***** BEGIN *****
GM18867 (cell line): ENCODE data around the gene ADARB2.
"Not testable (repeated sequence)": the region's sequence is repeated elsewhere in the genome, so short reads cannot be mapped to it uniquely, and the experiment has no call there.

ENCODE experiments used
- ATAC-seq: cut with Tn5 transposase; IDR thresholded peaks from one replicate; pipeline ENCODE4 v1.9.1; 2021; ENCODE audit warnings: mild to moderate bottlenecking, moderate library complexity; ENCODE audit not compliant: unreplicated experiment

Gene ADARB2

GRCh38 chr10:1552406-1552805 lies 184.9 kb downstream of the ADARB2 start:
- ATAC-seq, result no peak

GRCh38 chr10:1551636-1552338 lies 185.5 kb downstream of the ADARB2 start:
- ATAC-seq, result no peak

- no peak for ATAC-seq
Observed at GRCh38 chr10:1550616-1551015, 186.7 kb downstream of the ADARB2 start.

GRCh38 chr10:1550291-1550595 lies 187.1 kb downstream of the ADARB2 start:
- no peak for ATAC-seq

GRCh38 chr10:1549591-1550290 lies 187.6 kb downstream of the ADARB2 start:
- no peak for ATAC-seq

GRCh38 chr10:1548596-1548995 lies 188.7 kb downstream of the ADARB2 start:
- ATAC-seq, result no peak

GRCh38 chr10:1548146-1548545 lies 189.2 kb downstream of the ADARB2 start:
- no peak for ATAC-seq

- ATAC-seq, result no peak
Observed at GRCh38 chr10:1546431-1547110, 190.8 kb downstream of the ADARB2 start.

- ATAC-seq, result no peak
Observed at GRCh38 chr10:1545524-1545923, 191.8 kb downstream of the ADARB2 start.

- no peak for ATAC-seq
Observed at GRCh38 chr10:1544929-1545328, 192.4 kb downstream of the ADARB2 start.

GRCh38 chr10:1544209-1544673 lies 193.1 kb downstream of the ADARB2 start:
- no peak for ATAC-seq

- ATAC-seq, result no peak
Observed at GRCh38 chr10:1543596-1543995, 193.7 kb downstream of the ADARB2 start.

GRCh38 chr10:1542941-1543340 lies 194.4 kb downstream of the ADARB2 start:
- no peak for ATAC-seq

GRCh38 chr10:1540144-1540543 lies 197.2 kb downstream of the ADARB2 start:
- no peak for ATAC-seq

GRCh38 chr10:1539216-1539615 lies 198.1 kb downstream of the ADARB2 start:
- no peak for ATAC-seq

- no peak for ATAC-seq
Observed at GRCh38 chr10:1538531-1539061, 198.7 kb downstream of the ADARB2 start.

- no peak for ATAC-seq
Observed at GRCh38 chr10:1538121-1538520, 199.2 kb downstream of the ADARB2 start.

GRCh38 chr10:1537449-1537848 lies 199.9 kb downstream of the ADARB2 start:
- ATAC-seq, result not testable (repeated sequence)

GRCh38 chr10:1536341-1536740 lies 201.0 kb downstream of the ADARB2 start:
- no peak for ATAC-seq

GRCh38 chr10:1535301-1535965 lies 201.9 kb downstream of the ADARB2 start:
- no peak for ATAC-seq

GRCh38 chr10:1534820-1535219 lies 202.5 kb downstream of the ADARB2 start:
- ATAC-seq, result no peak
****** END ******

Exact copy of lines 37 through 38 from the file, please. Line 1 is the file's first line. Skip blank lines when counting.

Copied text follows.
Observed at GRCh38 chr10:1538531-1539061, 198.7 kb downstream of the ADARB2 start.

- no peak for ATAC-seq